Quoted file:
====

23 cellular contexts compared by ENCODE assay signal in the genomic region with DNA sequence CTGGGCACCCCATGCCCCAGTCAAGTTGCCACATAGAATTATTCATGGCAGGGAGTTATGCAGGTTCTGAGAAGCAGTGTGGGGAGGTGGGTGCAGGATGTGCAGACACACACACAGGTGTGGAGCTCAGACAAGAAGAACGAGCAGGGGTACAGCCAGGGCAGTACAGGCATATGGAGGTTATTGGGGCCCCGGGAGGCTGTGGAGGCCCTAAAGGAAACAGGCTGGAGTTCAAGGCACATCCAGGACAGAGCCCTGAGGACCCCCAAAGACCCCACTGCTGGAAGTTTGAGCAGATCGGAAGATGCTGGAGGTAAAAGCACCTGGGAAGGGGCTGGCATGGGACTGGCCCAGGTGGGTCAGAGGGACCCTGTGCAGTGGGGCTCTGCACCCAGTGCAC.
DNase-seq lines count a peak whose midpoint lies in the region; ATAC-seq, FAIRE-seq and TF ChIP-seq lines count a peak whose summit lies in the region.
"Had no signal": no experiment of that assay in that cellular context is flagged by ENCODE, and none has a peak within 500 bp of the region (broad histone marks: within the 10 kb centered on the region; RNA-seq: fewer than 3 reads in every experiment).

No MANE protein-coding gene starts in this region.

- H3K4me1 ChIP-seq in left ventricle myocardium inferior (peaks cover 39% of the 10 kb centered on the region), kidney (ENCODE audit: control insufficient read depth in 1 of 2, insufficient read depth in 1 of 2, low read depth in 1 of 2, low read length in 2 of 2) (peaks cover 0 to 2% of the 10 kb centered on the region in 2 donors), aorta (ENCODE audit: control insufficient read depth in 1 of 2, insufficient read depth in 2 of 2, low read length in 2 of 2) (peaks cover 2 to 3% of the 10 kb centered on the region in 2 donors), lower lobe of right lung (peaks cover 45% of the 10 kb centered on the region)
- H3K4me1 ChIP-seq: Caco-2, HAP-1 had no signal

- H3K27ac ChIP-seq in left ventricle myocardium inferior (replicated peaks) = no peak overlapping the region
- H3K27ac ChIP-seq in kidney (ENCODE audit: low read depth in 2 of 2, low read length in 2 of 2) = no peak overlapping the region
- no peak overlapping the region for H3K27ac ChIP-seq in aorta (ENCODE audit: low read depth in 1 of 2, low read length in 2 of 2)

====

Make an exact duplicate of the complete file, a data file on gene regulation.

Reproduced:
23 cellular contexts compared by ENCODE assay signal in the genomic region with DNA sequence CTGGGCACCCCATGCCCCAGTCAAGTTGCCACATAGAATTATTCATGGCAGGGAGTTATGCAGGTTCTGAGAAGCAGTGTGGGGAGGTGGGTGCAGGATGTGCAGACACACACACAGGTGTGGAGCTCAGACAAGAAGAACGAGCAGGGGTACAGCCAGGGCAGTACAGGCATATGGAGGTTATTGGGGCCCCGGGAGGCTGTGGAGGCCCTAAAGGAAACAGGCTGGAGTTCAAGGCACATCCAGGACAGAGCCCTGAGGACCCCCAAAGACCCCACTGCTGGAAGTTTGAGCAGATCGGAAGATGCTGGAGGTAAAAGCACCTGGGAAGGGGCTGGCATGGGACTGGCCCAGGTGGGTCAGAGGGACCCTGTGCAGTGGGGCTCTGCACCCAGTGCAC.
DNase-seq lines count a peak whose midpoint lies in the region; ATAC-seq, FAIRE-seq and TF ChIP-seq lines count a peak whose summit lies in the region.
"Had no signal": no experiment of that assay in that cellular context is flagged by ENCODE, and none has a peak within 500 bp of the region (broad histone marks: within the 10 kb centered on the region; RNA-seq: fewer than 3 reads in every experiment).

No MANE protein-coding gene starts in this region.

- H3K4me1 ChIP-seq in left ventricle myocardium inferior (peaks cover 39% of the 10 kb centered on the region), kidney (ENCODE audit: control insufficient read depth in 1 of 2, insufficient read depth in 1 of 2, low read depth in 1 of 2, low read length in 2 of 2) (peaks cover 0 to 2% of the 10 kb centered on the region in 2 donors), aorta (ENCODE audit: control insufficient read depth in 1 of 2, insufficient read depth in 2 of 2, low read length in 2 of 2) (peaks cover 2 to 3% of the 10 kb centered on the region in 2 donors), lower lobe of right lung (peaks cover 45% of the 10 kb centered on the region)
- H3K4me1 ChIP-seq: Caco-2, HAP-1 had no signal

- H3K27ac ChIP-seq in left ventricle myocardium inferior (replicated peaks) = no peak overlapping the region
- H3K27ac ChIP-seq in kidney (ENCODE audit: low read depth in 2 of 2, low read length in 2 of 2) = no peak overlapping the region
- no peak overlapping the region for H3K27ac ChIP-seq in aorta (ENCODE audit: low read depth in 1 of 2, low read length in 2 of 2)